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Kimberly Lindenbaum v. Nco Financial Systems


July 18, 2011


The opinion of the court was delivered by: Ludwig, J.


Plaintiff Kimberly Lindenbaum moves for an award of $5,216.50 in attorney's fees and costs following her acceptance of an Offer of Judgment in this action under the Fair Debt Collection Practices Act, 15 U.S.C. § 1692 et seq. The offer was in the principal sum of $1,250 plus attorney's fees to be determined and costs. For the following reasons, $4,066.50 will be awarded.

On January 14, 2011, plaintiff Kimberly Lindenbaum commenced this action against defendant NCO Financial Services, Inc. On March 25, 2011, defendant served a written offer of judgment on plaintiff's counsel under Rule 68 of the Federal Rules of Civil Procedure. Pertinently, the Offer states:

The Judgment entered shall include an additional amount for plaintiff's reasonable costs and attorney's fees accrued through the date of this Offer of Judgment either 1) as agreed to by counsel for the parties; or 2) in the event counsel cannot agree, as determined by the Court upon application by plaintiff's counsel.

Offer of Judgment, Exhibit "A" to plaintiff's motion. On April 11, 2011, plaintiff filed her acceptance of defendant's offer.

Defendant's objection is that plaintiff's request includes 3.5 hours of work performed after "the date of [the] Offer of Judgment." According to defendant, the date of service is the Offer's operative date. Plaintiff disagrees: 1) it is the date of acceptance, and 2) the lack of a specific date in the Offer results in an ambiguity that must be construed against defendant as the drafter of the document.

"It is a 'long-standing principle of contract law that, absent parole evidence as to the meaning of an ambiguous term, ambiguous terms of a contract are construed against the drafter of the contract.'" Rivera v. NCO Financial Systems, Inc., Civ. A. No. 11-402, at n.2 (E.D. Pa., filed May 2, 2011) (Rufe, J.), quoting Minnick v. Dollar Fin. Group, Inc., 2002 WL 1023101, at *3 (E.D. Pa. May 20, 2002) (finding, on virtually identical facts, that date of filing was the "date of the Offer of Judgment" for purposes of calculating attorney's fees). Accordingly, in this case, it is held that plaintiff may recover for work done through the date of filing of the acceptance of the Offer of Judgment, April 11, 2011. The fee request will be reduced by $1,150, the amount billed after that date.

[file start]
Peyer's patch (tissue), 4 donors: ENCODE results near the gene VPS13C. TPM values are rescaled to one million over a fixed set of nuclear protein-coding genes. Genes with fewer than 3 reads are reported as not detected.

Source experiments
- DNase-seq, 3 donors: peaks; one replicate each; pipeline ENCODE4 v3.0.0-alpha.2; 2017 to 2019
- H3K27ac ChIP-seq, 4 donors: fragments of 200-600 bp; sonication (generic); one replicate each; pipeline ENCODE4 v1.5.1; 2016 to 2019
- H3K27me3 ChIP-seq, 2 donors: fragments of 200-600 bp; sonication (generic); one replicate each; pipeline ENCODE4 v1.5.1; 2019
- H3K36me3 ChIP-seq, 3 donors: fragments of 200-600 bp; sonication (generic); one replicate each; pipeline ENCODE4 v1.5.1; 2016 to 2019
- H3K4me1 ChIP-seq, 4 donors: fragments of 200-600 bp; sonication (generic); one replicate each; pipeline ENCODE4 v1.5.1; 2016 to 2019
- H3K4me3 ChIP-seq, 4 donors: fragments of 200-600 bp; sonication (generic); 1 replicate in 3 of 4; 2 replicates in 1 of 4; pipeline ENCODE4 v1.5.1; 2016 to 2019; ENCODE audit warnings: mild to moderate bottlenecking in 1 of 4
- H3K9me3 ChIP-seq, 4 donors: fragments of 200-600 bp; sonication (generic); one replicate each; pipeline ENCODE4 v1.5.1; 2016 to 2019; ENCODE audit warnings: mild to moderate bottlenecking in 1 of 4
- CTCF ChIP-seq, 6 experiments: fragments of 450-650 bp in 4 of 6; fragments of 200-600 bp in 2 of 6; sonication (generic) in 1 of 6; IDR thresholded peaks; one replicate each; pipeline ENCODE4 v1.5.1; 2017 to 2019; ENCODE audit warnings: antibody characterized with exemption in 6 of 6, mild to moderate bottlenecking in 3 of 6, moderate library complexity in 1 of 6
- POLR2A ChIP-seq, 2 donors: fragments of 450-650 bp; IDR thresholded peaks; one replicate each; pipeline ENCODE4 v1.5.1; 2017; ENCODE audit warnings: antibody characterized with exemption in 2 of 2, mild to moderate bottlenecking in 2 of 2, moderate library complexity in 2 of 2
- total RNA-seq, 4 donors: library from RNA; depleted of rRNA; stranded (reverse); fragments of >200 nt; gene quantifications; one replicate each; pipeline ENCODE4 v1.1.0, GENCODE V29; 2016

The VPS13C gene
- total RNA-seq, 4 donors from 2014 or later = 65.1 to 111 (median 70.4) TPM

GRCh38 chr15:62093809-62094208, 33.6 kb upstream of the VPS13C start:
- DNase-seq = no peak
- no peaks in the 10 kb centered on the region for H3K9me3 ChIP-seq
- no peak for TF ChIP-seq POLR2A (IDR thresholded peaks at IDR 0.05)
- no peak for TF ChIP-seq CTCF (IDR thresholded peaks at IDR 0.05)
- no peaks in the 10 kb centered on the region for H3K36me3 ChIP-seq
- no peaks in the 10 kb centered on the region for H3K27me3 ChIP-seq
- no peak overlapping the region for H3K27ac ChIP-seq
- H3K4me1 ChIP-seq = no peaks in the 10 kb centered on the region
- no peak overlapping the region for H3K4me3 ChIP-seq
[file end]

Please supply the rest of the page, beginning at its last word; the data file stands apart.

Concerning whether plaintiff's counsel's billing rates are reasonable, and whether the charges include duplicative or administrative tasks, the reasonableness of the time expended and the hourly rates charged must be considered. Hensley v. Eckhart, 461 U.S. 424, 433 (1983); Graziano v. Harrison, 950 F.2d 107, 114 (3d Cir. 1991); Bell v. United Princeton Prop., Inc., 884 F.2d 713, 721 (3d Cir. 1989).

Time expended: Plaintiff's counsel submitted a detailed billing statement that prior to April 11, 2011, a partner spent 5.2 hours at the billable rate of $425 per hour; two associates, 3.6 hours, at $300 per hour each; two legal assistants, 2.6 hours, at rates of $155 and $165 per hour; a legal assistant with a billing rate of $85 per hour, one-tenth of one hour.

Exhibit "B" to plaintiff's motion. The time spent appears to have been necessary and non-duplicative, encompassing investigation of the case, preparation of the complaint, and successful settlement negotiations.

As to the reasonableness of the fee: the "Consumer Law Attorney Fee Survey," Exhibit "E" to the motion, and the United States Attorney's Office, Civil Division's "Laffey Matrix", at page 25 of plaintiff's memorandum, show reasonable market rates in this area for attorneys and paralegals at various levels of experience. Based on this evidence, together with counsel's certification of the level of experience in his firm, the fees charged appear to be reasonable. See, e.g., Davis v. Riddle & Assoc., Civ. A. No. 07-284 (E.D. Pa. July 24, 2008) (approving billable rate of $495 for lead partner with similar experience in FDCPA case).

Because both the time expended and the rates charged appear to be reasonable, and there is no evidence to the contrary, plaintiff is awarded the fees requested to the filing of the Offer of Judgment plus costs, and the balance is disallowed.


Edmund V. Ludwig, J.


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